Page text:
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Managing Black Aphids

Black aphids can be one of the most difficult pecan pests to manage because they often slip in, do their damage, and are gone before you know they are there. For this reason, they require pretty intensive scouting on susceptible varieties like Schley, Sumner, Oconee, and Gloria Grande. Anyone growing these varieties probably needs to check for black aphids at least twice a week from July through August. There is normally a flight of black aphids that comes through sometime in early June. These are usually winged adults that come through to feed, damage a few leaves and condition the foliage for the later generations (black aphids reproduce more and develop more rapidly on damaged foliage).

black aphids

The late season generations, which we see during this time of year, can develop into a problem very quickly, causing the characteristic yellow spotting, developing necrosis, and eventual loss of leaves. Tolerance for black aphids at this time of year should be very low because August is a critical month for both the current season’s crop and the crop potential for next year. Thus, trees should be kept as stress free as possible at this time. For this reason, it is recommended that pecan trees are sprayed when only 15% of the terminals sampled have more than one black aphid adult with nymphs present on a compound leaf.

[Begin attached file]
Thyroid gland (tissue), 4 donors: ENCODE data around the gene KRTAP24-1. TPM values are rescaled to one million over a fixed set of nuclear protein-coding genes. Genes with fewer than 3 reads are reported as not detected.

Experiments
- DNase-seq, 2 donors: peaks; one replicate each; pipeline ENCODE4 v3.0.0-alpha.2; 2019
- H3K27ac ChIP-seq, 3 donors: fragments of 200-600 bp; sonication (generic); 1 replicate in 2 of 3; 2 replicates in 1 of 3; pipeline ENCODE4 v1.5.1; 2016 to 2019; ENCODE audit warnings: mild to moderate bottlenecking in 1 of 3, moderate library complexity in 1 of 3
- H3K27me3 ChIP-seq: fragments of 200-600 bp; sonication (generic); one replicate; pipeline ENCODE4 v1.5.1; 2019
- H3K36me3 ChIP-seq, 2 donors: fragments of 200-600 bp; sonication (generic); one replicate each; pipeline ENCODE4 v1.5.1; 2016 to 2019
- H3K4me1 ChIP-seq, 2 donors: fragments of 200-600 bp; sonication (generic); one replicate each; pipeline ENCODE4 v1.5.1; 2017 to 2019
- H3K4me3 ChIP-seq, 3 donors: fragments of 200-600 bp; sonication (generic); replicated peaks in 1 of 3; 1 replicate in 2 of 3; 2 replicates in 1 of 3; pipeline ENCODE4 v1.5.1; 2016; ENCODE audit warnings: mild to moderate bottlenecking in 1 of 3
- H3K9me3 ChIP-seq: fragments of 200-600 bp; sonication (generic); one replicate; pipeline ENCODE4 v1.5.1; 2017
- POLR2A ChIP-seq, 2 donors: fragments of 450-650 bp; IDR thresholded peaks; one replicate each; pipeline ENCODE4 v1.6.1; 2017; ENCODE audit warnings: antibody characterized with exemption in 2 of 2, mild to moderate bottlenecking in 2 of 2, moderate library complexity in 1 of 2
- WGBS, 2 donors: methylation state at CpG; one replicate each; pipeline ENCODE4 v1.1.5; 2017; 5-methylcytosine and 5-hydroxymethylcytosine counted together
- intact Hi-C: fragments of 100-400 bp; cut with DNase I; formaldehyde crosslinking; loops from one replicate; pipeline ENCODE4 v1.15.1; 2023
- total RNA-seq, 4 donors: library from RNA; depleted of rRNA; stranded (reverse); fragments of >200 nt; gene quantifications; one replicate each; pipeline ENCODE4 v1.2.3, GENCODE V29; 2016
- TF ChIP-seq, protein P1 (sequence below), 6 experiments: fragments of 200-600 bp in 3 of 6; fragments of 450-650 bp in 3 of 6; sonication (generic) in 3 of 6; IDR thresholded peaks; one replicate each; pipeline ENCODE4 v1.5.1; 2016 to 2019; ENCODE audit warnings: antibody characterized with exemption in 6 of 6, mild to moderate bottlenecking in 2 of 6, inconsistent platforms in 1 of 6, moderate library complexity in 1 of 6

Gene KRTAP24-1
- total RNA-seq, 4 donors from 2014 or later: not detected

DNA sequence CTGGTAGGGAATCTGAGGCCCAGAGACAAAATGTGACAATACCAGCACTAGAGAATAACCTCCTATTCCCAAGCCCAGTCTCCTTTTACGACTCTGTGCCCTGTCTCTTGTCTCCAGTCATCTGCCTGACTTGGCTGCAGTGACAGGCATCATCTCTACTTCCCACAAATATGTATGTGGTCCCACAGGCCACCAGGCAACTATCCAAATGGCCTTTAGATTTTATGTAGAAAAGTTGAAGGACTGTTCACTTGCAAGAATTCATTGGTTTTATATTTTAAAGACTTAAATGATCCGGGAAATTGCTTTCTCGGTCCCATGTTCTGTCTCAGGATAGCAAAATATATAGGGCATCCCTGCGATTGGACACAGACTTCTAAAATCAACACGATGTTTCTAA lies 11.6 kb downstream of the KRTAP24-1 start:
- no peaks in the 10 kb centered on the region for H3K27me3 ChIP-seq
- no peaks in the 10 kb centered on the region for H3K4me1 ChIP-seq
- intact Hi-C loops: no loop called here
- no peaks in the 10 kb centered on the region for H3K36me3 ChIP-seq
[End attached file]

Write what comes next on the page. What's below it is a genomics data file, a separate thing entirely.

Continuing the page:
black aphid adultblack aphid nymphs

Black Aphid Adult                                                                                 Black Aphid Nymphs

We have several good materials labeled for black aphids. The recently released products Closer and Beleaf have given excellent control with good residual. Fulfill also works well if applied before populations get too heavy.  If mites are found in the orchard at the same time as aphids, Nexter is a good choice. Another less expensive alternative is the highest labeled rate of imidacloprid. I have seen this work well in some orchards and less so in others. Those cases of poor results with foliar-applied imidacloprid may be related to high pH of the water in the tank, which can break down imidacloprid, or to UV light exposure when spraying in the middle of the day. At any rate, some may choose to include Chlorpyrifos along with the imidacloprid to get a quick knockdown of black aphids. If you choose to spray Chlorpyrifos, be aware that you may see a rebound of aphids and mites in the coming weeks.

ProGibb applied at 10 oz/acre  earlier in the season before damage is visible can mask the symptoms of yellowing that occur from black aphid feeding. This prevents the development of high populations in later generations since they do not reproduce as well on undamaged foliage. It is probably too late in the season at this point to get the benefit from ProGibb if you already have black aphid damage present but if ProGibb is applied be sure and use the 4% material. There is another formulation that has a higher ai, which can affect the return crop.

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About Lenny Wells

I am a Professor of Horticulture and Extension Horticulture Specialist for pecans at the University of Georgia. My research and extension programs focus on practical cultural management strategies that help to enhance the economic and environmental sustainability of pecan production in Georgia.